The Insider

By Sara Sirota
April 1, 2020 at 5:29 PM

The Air Force has awarded Lockheed Martin an $818 million contract to produce 790 extended-range variants of the Joint Air-to-Surface Standoff Missile (JASSM-ER), according to a notice the Defense Department released today.

Under the agreement, Lockheed will provide 360 missiles in Lot 17 and 390 missiles in Lot 18 to the service, along with 40 missiles to support foreign military sales programs. Work will be performed in Orlando, FL, and is scheduled to be finished before November 2024.

The contract marks the third to solely account for the upgraded weapon, which offers more than twice the range of JASSM. Next year's award for 400 missiles is expected to be the first one to pay for Lockheed’s new "D" JASSM-ER variant that enhances the weapon's lethality and survivability even further.

The Air Force revealed in the fall the program is looking to scale up production to a maximum of 10,000 JASSMs and wants to eventually reach a rate of 500 missiles per lot. Lockheed is opening a new facility in Troy, AL, to accommodate the higher manufacturing levels.

By Marjorie Censer
April 1, 2020 at 4:41 PM

Booz Allen Hamilton said today it will devote more than $100 million to support its 27,000 employees and their communities in the wake of the COVID-19 pandemic.

"The program includes major benefit program enhancements to support employees dealing with health, childcare, and COVID-related issues; a pledge of job security at least through July 1; and a commitment to provide funding, assistance, and technology expertise to aid vulnerable populations, military families, veterans and frontline healthcare workers," the company said.

"These initiatives will be financed by reprioritizing planned spending and investment and will help to enable employees to continue to work with government and commercial clients as they face unprecedented challenges," Booz Allen added.

The contractor said it will alter its budget accordingly, including by eliminating many events and putting in place a hiring freeze in non-billable departments.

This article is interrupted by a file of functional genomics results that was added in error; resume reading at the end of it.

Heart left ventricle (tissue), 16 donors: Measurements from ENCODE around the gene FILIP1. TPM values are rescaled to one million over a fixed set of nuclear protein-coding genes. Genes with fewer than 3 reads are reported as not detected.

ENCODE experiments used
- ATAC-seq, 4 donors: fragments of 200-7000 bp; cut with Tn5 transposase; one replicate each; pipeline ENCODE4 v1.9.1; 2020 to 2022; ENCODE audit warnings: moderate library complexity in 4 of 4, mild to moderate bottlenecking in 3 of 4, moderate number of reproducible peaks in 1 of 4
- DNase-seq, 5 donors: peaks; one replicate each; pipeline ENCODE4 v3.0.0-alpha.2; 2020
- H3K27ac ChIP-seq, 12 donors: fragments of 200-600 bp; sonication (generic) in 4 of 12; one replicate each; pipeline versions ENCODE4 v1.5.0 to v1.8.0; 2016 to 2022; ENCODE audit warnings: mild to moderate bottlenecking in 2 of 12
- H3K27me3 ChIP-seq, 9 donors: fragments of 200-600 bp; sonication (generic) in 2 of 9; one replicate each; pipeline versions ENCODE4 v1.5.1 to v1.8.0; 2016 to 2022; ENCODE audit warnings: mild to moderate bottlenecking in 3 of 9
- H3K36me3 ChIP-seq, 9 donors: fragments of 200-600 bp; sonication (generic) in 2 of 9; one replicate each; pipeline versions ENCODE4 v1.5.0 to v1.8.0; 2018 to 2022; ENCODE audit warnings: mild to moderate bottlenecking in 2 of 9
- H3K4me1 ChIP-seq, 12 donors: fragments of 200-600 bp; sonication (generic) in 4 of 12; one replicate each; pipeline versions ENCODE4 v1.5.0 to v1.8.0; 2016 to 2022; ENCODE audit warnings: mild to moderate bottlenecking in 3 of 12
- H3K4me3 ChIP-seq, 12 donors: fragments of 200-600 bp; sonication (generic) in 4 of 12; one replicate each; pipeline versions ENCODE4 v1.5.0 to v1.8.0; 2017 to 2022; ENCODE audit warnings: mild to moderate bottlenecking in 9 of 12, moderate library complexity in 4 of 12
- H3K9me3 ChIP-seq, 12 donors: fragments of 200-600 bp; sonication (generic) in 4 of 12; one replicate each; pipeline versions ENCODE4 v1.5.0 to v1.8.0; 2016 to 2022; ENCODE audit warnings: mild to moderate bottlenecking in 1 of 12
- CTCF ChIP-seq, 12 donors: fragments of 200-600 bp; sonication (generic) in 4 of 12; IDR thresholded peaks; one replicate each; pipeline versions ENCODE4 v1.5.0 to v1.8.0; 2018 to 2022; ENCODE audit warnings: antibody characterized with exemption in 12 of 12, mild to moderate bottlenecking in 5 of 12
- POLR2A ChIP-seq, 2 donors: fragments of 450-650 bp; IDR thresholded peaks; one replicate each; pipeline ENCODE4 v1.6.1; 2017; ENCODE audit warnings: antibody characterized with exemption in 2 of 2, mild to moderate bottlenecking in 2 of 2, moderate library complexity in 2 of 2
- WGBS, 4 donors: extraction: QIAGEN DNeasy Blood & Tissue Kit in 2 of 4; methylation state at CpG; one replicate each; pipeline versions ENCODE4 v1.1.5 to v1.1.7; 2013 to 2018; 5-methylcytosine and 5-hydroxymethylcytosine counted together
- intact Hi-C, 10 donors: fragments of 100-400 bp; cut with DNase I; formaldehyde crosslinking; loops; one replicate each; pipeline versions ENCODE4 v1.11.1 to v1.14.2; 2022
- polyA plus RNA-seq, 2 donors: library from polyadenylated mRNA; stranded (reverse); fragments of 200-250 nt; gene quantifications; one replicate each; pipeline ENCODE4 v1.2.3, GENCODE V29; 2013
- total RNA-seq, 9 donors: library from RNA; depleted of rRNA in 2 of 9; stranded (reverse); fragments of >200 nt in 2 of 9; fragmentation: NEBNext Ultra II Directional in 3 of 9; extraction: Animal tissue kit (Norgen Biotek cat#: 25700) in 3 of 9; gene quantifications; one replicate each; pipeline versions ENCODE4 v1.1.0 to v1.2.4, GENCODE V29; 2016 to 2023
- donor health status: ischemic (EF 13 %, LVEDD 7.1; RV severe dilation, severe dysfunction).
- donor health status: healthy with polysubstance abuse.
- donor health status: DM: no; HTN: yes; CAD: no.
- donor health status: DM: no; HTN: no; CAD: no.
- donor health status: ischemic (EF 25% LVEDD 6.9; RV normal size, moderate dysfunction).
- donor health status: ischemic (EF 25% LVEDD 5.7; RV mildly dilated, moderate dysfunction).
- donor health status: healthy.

Additionally, Booz Allen said it is working with the independent Booz Allen Foundation to offer philanthropic support.

"Throughout the coming year, Booz Allen plans to contribute its technology and consulting expertise to combat the effects of the virus, pledging to contribute pro-bono projects, in-kind contributions and volunteer time to organizations and communities helping the neediest on the front lines," the company added. Booz Allen "will provide strategic planning, digital modernization, analytics and cyber capabilities, among other services."

By Tony Bertuca
April 1, 2020 at 2:50 PM

Several Ohio lawmakers, led by Rep. Mike Turner (R), have sent a letter to the Pentagon requesting better COVID-19 guidance be provided to the defense industrial base, especially those working at the Air Force Research Laboratory at Wright-Patterson Air Force Base.

The lawmakers say they have been contacted by 13 small businesses in Ohio that have research and development contracts with AFRL.

"They have raised concerns about the ongoing spread of COVID-19 and an absence of sufficient guidance on how they may continue to meet their contractual obligations to DOD during this crisis," the lawmakers wrote.

"One of their key concerns," according to the letter, "is the lack of uniform guidance from local leadership and contracting officers on which tasks and personnel are deemed 'mission essential' and the rules on which contractors can continue to work remotely."

The lawmakers want DOD to release "clear, top-down" guidance that would allow contractors to work remotely as much as possible; allow on-site work when required; provide contractors with "maximum flexibility" to meet their contractual obligations; and take action to avoid reductions in force.

Though the lawmakers acknowledge DOD has released some guidance already, they say they’re concerned the message "remains ambiguous and lacks uniformity in application."

"Thus far, the DOD policy of delegating key decision-making authorities to the lowest levels has caused the contractor workforce great concern because of uncertain, and often conflicting, guidance," the letter states. "The defense contractor community needs stability and continuity in this time of crisis and those steps will enable contractors to meet their obligations while protecting their workforce."

By Jaspreet Gill
April 1, 2020 at 2:31 PM

The Army's Artificial Intelligence Task Force is working on a new threat recognition project that involves an AI-enabled system of air and ground vehicles.

Brig. Gen. Matt Easley, director of the AI Task Force, told Inside Defense in an interview last week he is looking at several different ways autonomous systems can work in a battlefield environment to collect data on potential threats and locate adversaries through the "Aided Threat Recognition from Mobile Cooperative and Autonomous Sensors" project.

"The key research problem that we're looking at is how to get those autonomous systems to work to create a [common] operating picture," Easley said.

One of the goals with the ATR project is to conduct aerial reconnaissance missions with both unmanned ground and air vehicles to reduce the load on soldiers.